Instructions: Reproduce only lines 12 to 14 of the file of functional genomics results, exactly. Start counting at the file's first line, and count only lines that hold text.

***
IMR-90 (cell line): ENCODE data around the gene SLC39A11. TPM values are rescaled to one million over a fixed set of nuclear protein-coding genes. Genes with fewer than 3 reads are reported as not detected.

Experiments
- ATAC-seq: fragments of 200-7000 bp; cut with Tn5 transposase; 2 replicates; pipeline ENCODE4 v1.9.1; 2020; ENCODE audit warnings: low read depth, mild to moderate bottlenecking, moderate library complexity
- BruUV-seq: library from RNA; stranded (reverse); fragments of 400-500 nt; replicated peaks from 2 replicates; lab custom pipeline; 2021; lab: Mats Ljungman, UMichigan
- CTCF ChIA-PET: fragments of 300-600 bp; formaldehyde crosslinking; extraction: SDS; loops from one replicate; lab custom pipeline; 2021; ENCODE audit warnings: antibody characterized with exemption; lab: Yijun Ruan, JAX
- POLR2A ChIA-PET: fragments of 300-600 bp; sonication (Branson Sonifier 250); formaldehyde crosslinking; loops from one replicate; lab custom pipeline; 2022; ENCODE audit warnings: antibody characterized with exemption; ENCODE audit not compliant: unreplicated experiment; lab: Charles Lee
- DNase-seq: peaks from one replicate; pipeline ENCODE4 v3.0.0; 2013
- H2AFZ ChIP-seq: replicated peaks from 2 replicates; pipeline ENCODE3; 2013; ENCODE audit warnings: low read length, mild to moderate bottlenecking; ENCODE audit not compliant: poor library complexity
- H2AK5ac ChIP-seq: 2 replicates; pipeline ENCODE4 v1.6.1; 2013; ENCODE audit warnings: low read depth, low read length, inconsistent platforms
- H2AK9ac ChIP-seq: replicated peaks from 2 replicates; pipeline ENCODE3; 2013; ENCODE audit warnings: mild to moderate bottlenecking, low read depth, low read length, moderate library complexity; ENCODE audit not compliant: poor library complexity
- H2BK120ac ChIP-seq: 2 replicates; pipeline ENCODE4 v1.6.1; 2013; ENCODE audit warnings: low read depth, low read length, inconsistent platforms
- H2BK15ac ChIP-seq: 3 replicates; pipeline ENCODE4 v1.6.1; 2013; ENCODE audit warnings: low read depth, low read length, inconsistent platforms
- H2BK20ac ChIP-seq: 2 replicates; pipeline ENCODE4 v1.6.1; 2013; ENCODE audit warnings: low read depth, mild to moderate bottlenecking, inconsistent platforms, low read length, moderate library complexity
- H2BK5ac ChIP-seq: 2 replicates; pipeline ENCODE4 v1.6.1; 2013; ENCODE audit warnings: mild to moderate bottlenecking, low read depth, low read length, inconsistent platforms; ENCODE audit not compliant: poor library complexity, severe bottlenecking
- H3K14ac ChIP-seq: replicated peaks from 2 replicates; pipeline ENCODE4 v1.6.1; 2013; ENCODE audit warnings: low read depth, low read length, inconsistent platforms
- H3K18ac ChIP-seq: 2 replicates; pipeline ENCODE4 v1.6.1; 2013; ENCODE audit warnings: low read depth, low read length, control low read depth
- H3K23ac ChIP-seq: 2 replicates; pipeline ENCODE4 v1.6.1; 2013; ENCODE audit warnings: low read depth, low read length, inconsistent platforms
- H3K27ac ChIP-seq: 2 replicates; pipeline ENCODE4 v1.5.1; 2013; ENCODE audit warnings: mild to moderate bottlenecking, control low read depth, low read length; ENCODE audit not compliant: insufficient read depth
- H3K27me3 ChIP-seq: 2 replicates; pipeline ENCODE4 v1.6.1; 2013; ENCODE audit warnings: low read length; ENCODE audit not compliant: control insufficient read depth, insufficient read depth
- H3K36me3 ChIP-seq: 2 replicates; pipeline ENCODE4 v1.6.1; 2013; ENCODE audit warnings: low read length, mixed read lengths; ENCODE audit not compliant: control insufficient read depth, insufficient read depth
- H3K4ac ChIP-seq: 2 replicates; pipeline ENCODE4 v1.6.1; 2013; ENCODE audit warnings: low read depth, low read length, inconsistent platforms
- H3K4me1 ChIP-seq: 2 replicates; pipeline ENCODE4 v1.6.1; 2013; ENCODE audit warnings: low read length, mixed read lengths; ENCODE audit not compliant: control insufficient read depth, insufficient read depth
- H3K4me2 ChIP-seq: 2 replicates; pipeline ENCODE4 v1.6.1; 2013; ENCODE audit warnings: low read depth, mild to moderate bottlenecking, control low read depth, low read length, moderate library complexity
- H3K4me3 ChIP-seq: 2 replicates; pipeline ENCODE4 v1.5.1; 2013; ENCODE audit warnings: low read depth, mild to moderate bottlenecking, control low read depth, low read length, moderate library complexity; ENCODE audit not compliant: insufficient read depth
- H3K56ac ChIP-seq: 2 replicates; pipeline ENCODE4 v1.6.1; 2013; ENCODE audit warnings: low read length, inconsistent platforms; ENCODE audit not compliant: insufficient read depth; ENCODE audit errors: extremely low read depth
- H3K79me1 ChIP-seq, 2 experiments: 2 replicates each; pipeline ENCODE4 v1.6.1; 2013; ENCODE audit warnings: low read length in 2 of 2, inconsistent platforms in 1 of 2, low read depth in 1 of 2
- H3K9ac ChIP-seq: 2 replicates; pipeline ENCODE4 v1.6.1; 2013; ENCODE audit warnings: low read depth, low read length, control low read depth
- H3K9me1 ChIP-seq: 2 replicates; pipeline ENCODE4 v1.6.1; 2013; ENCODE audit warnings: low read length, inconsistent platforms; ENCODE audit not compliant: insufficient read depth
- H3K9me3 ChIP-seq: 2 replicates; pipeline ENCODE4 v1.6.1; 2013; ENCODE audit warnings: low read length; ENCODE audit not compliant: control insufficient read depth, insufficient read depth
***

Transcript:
- H2BK15ac ChIP-seq: 3 replicates; pipeline ENCODE4 v1.6.1; 2013; ENCODE audit warnings: low read depth, low read length, inconsistent platforms
- H2BK20ac ChIP-seq: 2 replicates; pipeline ENCODE4 v1.6.1; 2013; ENCODE audit warnings: low read depth, mild to moderate bottlenecking, inconsistent platforms, low read length, moderate library complexity
- H2BK5ac ChIP-seq: 2 replicates; pipeline ENCODE4 v1.6.1; 2013; ENCODE audit warnings: mild to moderate bottlenecking, low read depth, low read length, inconsistent platforms; ENCODE audit not compliant: poor library complexity, severe bottlenecking